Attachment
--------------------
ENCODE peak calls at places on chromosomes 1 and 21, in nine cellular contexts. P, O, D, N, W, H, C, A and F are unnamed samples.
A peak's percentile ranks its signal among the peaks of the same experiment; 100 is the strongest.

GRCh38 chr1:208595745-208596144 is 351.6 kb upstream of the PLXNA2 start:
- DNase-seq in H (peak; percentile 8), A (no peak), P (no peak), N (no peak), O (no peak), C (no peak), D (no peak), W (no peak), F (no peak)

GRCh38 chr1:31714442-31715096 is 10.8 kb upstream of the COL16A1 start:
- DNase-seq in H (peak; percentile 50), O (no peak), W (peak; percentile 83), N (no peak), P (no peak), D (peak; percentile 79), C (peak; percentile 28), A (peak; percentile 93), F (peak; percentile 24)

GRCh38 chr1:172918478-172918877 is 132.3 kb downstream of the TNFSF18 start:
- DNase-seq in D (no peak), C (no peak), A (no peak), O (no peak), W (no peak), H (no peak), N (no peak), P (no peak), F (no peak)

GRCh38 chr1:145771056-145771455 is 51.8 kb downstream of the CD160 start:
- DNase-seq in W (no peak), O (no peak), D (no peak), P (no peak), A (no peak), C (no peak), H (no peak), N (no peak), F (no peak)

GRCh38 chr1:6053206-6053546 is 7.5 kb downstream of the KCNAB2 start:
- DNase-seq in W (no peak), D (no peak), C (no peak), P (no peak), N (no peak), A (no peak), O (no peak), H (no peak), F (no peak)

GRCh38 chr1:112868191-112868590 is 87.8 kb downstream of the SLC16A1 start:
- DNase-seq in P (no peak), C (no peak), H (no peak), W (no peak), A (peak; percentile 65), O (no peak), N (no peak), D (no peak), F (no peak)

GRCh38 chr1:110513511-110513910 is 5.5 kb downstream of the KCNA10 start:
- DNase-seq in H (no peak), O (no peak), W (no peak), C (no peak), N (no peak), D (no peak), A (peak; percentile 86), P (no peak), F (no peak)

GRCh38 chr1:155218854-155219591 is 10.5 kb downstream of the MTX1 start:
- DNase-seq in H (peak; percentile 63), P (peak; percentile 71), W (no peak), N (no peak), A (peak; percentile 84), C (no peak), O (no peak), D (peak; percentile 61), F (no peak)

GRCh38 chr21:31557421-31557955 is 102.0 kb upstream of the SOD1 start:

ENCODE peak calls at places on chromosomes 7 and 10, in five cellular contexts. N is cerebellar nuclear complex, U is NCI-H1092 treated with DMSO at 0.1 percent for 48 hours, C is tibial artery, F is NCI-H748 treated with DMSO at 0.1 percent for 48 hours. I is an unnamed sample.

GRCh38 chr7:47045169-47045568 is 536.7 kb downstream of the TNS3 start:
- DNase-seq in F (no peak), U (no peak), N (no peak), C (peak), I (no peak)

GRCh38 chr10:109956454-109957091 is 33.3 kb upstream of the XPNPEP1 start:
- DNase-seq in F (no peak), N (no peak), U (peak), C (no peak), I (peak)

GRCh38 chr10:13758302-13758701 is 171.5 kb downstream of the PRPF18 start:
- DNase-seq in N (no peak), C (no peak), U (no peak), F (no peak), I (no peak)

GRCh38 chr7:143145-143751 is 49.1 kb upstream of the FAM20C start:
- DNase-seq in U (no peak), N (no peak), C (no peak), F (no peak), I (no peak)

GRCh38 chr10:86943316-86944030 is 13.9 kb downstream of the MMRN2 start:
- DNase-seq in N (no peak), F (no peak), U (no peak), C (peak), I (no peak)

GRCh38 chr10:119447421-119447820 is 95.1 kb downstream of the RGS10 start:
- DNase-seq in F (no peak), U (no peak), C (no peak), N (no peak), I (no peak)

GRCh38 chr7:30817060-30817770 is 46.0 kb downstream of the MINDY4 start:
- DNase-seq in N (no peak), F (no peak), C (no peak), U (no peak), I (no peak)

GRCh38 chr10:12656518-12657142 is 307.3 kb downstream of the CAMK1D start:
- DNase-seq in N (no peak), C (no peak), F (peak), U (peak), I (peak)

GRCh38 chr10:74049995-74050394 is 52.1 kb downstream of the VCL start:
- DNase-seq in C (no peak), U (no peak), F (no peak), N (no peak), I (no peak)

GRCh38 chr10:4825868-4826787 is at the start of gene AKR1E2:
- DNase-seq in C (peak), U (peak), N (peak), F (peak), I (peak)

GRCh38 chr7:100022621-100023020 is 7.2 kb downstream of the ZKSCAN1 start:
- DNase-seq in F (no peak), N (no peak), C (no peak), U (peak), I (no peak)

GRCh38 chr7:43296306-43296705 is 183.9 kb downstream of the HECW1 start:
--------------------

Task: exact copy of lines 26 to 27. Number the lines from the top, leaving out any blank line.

- DNase-seq in N (no peak), C (no peak), U (no peak), F (no peak), I (no peak)

GRCh38 chr7:143145-143751 is 49.1 kb upstream of the FAM20C start: